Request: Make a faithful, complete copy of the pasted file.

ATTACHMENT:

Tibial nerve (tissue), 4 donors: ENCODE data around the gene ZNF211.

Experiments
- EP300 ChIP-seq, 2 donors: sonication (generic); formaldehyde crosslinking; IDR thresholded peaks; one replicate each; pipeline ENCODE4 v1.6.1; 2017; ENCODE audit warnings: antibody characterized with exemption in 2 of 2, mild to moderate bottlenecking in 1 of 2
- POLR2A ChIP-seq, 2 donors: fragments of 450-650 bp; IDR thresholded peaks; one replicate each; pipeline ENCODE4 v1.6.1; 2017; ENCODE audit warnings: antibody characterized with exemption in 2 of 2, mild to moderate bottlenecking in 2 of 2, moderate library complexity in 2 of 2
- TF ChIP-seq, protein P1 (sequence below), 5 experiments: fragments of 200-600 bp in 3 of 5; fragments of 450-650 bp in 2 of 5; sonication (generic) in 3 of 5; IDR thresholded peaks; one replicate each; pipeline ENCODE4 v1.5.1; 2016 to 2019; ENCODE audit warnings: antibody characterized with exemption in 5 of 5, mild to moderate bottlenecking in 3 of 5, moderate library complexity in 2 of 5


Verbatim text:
Tibial nerve (tissue), 4 donors: ENCODE data around the gene ZNF211.

Experiments
- EP300 ChIP-seq, 2 donors: sonication (generic); formaldehyde crosslinking; IDR thresholded peaks; one replicate each; pipeline ENCODE4 v1.6.1; 2017; ENCODE audit warnings: antibody characterized with exemption in 2 of 2, mild to moderate bottlenecking in 1 of 2
- POLR2A ChIP-seq, 2 donors: fragments of 450-650 bp; IDR thresholded peaks; one replicate each; pipeline ENCODE4 v1.6.1; 2017; ENCODE audit warnings: antibody characterized with exemption in 2 of 2, mild to moderate bottlenecking in 2 of 2, moderate library complexity in 2 of 2
- TF ChIP-seq, protein P1 (sequence below), 5 experiments: fragments of 200-600 bp in 3 of 5; fragments of 450-650 bp in 2 of 5; sonication (generic) in 3 of 5; IDR thresholded peaks; one replicate each; pipeline ENCODE4 v1.5.1; 2016 to 2019; ENCODE audit warnings: antibody characterized with exemption in 5 of 5, mild to moderate bottlenecking in 3 of 5, moderate library complexity in 2 of 5